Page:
Who tells a hero’s tale?
We’ve had heroes since the dawn of time--from Achilles and Odysseus to Frodo and St. George, they’ve always been around to kill dragons and fight evil. But telling their own stories has never really numbered among their feats (almost as if storytelling were not a heroic skill, though Scheherazade would probably beg to differ). A blind bard sang of Odysseus’ peregrinations, Virgil paid homage to the founder of Rome, and, in our day, Tolkien told of Frodo and Bilbo. How different would our favorite stories have been if Luke Skywalker had been the one narrating his battle against the evil Empire? If Odysseus had been the one to brag about his deeds?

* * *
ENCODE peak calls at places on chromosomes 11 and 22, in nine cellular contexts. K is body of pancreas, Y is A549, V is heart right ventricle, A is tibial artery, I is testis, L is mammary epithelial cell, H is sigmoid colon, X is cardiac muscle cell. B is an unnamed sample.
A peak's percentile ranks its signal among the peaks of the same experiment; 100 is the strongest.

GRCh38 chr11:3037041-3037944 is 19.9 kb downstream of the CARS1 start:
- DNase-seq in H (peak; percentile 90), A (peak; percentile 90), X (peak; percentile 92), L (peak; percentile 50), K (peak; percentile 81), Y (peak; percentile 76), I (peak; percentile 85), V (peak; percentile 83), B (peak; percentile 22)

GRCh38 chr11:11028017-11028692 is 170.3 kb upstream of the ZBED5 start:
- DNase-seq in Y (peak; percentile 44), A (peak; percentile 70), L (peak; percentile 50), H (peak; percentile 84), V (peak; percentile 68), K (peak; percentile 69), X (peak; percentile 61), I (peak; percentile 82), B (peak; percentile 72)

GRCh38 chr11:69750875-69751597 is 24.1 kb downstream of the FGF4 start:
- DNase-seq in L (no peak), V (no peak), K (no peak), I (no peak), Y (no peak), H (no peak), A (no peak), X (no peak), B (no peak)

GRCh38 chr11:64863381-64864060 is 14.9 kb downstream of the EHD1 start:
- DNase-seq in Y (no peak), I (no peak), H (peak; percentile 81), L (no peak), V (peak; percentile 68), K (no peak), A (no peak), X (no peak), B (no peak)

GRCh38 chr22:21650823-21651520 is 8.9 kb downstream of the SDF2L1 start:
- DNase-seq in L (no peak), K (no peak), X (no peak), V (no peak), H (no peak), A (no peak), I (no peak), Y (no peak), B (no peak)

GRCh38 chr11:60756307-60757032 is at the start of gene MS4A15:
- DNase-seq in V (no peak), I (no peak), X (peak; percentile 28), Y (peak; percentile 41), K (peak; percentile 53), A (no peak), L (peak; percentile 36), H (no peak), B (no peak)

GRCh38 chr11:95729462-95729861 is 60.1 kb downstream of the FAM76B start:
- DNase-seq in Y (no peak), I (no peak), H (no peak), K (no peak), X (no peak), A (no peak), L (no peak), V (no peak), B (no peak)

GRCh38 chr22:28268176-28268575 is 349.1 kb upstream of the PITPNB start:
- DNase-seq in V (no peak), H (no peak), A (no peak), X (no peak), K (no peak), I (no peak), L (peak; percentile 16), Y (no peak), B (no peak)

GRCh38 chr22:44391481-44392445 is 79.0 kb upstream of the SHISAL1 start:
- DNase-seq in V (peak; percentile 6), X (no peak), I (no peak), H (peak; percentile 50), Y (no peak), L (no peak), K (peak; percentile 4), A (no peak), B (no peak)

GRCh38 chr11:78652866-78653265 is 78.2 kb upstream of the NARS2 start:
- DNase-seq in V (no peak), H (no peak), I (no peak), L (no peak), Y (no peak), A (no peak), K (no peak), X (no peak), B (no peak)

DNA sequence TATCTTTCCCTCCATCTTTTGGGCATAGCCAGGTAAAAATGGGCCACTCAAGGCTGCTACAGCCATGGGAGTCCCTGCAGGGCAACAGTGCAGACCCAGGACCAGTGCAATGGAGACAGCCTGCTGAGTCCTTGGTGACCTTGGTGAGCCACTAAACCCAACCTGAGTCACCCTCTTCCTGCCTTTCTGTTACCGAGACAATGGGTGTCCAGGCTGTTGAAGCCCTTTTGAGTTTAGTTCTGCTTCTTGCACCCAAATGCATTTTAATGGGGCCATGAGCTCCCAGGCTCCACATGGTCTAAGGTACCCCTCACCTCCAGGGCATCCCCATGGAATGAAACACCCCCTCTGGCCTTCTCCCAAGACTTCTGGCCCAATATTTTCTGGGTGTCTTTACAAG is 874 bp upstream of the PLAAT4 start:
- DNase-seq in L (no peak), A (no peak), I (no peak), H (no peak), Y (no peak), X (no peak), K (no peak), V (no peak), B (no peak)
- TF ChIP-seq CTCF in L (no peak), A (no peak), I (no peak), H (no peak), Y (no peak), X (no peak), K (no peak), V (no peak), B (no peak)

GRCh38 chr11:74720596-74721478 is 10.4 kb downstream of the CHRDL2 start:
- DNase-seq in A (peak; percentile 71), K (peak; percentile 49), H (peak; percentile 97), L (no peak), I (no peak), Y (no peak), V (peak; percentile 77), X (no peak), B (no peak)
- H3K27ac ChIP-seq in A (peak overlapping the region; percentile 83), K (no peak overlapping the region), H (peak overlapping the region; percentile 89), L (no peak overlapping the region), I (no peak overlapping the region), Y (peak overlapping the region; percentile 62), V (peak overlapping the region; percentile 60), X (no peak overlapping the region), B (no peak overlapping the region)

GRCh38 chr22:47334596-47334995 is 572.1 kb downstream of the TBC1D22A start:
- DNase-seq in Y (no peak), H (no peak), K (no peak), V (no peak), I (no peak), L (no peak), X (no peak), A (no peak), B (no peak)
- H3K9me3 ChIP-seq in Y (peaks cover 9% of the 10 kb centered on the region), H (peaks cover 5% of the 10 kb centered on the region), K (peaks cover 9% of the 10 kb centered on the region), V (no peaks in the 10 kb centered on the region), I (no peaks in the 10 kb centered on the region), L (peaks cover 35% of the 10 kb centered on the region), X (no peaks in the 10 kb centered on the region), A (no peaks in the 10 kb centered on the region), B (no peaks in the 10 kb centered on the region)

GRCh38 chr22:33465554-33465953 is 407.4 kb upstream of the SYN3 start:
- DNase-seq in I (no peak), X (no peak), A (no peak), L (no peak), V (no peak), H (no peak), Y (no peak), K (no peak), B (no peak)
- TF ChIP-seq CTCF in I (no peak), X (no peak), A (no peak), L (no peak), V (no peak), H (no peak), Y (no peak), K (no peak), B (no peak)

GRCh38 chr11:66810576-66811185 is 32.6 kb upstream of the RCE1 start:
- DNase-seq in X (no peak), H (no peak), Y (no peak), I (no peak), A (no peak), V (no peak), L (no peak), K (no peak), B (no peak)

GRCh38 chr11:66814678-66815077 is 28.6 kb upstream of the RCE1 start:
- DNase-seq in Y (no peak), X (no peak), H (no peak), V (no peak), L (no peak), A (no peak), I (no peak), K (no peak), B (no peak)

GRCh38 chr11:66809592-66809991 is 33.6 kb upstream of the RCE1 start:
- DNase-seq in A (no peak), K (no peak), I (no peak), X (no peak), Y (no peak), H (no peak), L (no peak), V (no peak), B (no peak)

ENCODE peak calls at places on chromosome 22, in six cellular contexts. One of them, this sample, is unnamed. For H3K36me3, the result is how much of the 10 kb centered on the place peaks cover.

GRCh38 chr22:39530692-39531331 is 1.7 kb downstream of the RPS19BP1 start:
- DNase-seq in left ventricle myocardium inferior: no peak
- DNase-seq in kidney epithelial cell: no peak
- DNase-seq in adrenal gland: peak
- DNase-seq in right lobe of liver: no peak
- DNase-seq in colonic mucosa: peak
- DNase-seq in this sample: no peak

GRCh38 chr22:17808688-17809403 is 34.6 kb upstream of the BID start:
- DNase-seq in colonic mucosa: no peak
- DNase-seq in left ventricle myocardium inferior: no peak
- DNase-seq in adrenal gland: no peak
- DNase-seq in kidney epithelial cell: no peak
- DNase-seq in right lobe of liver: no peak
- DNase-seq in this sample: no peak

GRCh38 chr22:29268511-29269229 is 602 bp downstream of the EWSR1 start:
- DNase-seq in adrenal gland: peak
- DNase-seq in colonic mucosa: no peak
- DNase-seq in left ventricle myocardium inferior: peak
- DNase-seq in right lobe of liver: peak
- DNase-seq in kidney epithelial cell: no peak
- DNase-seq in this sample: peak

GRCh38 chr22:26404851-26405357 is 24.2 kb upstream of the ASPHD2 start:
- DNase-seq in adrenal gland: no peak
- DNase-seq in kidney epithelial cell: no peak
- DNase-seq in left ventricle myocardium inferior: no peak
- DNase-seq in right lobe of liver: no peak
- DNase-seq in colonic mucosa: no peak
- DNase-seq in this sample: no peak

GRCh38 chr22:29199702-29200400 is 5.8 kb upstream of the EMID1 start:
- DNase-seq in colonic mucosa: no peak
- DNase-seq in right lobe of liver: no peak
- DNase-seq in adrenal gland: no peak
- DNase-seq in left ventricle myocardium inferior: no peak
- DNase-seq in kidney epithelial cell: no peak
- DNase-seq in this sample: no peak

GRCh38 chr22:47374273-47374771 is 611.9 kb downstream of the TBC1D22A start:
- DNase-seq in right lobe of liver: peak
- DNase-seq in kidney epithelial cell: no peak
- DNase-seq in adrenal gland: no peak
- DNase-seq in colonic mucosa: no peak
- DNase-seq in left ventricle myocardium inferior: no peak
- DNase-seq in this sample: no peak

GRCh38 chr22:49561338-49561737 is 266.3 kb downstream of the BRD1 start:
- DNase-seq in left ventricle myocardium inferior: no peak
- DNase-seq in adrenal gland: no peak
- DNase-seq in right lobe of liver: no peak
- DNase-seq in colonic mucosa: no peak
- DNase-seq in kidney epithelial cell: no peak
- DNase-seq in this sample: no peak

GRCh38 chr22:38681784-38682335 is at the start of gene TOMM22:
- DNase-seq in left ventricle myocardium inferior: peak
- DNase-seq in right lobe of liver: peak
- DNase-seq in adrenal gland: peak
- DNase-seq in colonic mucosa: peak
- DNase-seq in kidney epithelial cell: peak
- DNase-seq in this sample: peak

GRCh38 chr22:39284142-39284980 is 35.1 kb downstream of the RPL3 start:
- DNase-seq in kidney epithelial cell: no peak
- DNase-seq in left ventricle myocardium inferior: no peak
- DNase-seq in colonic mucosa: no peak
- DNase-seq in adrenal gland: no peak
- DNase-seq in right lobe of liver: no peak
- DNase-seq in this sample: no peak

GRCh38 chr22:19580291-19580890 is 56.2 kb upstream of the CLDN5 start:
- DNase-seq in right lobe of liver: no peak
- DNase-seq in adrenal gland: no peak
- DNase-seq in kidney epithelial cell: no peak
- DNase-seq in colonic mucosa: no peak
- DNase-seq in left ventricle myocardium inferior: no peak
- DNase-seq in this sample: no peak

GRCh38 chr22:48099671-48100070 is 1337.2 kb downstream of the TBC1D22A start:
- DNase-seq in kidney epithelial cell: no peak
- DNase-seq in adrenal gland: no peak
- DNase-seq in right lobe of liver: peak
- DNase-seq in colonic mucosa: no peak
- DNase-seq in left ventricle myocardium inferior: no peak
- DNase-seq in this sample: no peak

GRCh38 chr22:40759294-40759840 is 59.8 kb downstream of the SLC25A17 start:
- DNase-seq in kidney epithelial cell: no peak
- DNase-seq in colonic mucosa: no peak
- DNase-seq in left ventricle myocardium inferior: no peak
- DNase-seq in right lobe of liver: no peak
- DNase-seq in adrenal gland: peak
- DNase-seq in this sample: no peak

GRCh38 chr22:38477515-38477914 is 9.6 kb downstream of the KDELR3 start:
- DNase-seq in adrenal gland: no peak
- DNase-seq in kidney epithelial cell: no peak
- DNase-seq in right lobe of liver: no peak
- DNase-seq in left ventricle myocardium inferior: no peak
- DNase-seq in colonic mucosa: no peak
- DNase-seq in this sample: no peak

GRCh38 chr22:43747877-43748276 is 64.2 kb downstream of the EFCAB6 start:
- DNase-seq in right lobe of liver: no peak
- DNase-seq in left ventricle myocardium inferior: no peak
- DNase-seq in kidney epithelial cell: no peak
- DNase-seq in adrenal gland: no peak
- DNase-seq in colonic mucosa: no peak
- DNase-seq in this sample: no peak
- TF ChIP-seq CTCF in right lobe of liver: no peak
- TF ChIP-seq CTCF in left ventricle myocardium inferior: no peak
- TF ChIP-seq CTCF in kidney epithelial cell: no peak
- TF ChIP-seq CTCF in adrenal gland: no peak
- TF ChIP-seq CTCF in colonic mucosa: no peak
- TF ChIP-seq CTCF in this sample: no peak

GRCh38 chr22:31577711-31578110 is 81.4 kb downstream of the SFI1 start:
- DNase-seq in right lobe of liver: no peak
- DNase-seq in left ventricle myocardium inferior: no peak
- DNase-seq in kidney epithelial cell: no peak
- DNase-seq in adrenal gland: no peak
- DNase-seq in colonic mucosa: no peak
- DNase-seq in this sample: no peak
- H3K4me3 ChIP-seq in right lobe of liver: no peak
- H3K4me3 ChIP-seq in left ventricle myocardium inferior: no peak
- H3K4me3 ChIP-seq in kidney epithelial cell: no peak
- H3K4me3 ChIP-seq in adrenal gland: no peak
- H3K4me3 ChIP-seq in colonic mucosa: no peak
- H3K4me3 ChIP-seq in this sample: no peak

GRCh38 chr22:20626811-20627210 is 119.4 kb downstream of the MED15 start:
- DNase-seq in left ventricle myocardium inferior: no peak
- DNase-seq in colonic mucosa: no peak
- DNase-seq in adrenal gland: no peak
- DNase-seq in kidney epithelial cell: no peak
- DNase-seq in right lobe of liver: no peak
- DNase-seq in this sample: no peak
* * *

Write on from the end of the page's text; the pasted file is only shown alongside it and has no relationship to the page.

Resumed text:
Kvothe, however, is an exception even among heroes. The man who’s talked to Gods, made the minstrels weep, and learned the name of the wind has managed a feat that few other heroes succeeded at: telling his own story. And, as a result, we get The Name of the Wind, which Patrick Rothfuss likes to call a hero’s story told from backstage.
The tale begins–insofar as one can say that something begins anywhere, because, as Rothfuss has made abundantly clear in his book, the beginning of a story is really hard to find–in a darkened inn, in a nondescript town in an unnamed magical land. An enthusiastic Chronicler, the one who’s debunked the myths about dragons and wants to find the truths behind legends, finds the red-haired man they once called Kvothe now hiding as an innkeeper by the name of Kote. Over three days (one day per book, with The Name of the Wind being the first of three), Kvothe tells his story.